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Department of Entomology, University of Arizona

Patricia earned her B.S. in Biology (emphasis in Zoology) and her Ph.D. in Natural Sciences (emphasis in Parasitology and Nematology) at the Universidad Nacional de La Plata, Argentina. After completion of her degree, Patricia joined the Center for Parasites and Vector Studies (CEPAVE, Univ. of La Plata) and soon after held a teaching faculty position at the Dept. of Zoology, Universidad Nacional de La Plata. She held a position as a visiting scientist at the University of California, Davis, where she continued her research on entomopathogenic nematodes in Harry Kaya’s laboratory. In 1997, she accepted a NSF-funded post-doctoral position with Steve Nadler at UC-Davis to study free-living cephalobid nematodes integrating classical and molecular phylogenetics.  In 1998, Patricia was hired as Senior Museum Scientist (Assistant Curator) of the U.C. Davis Nematode Collection.  Besides her curatorial responsibilities, Patricia remained active in research collaborating in several research projects with colleagues from the USA, Europe, Asia, Africa and Latin America.  Since 2001, Patricia has been at the University of Arizona. Currently, she is a Professor in the Department of Entomology and has also joint  appointments in The School of Plant Sciences and the School of Animal and Comparative Biomedical Sciences at the University of Arizona.  Her research program focuses on insect pathogens as model systems for studying prokaryote-eukaryote symbiotic interactions.  She has authored and co-authored more than 100 refereed papers, eight book chapters and one book regarding systematics, biology of insect-parasitic and free-living nematodes.

Throughout her career, Patricia has served as associate editor and as an editorial board member and reviewer of numerous national and international journals. Patricia has been an active member of ISS since 2007 and participated in the organization of Student and Teaching Workshops. She also organized a satellite meeting on Nematode-Bacteria Symbiosis (funded by NSF RCN NEMASYM Program) during the 6th ISS  C(2009) and a symposium on Nematode –Bacteria Symbioses during the 9th ISS Congress in Lisbon, Portugal (2015).  She has played an important role in the organization of the scientific programs for other societies including Society for Invertebrate Pathology (SIP), Organization of Nematologists of Tropical America (ONTA) and Society of Nematologists (SON) annual meetings.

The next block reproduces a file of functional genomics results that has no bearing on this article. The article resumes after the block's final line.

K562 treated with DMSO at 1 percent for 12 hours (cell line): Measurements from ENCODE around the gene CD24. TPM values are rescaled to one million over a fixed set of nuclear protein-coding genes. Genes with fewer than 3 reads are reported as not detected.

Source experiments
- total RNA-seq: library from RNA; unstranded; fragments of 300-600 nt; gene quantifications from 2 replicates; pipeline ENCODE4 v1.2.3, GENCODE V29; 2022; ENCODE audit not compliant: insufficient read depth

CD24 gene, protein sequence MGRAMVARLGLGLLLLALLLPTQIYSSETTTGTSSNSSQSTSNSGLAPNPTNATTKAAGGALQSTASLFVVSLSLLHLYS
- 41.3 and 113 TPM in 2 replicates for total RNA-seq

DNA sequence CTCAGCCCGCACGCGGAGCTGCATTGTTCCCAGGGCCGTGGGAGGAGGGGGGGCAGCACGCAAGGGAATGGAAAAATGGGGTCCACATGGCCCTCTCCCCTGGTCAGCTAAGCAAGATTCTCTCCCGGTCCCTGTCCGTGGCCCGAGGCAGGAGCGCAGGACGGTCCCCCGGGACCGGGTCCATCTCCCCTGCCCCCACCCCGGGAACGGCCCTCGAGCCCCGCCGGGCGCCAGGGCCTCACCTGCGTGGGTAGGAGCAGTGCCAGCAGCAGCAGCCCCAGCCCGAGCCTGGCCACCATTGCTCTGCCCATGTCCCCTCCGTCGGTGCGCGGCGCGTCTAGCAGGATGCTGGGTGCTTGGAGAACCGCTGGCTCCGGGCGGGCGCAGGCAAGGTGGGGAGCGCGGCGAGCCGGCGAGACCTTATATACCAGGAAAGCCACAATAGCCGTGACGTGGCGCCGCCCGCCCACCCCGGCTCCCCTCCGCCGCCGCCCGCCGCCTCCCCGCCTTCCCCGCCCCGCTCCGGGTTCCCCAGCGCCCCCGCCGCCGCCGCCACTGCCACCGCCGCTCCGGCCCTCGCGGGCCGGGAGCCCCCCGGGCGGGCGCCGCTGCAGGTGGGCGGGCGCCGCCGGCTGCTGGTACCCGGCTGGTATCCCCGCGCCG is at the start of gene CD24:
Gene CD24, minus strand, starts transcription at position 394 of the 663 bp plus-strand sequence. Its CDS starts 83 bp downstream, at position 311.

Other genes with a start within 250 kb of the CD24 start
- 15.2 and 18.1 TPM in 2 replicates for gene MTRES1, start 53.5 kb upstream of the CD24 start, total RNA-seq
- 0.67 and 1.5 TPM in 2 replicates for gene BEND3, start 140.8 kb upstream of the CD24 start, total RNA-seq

Patricia currently teaches and undergraduate course ENTO 310 “Leaving in Symbiosis” at the University of Arizona.  She developed this course and has taught it for the past eight years.  In Patricia’s own words “I truly enjoy teaching this course. Symbiotic associations are incredibly widespread in nature. We can expect to find symbioses occurring in every type of ecological niche.  I love teaching students to appreciate the diversity of associations that exist between microbes and eukaryotic hosts.  They are fascinating model systems”.

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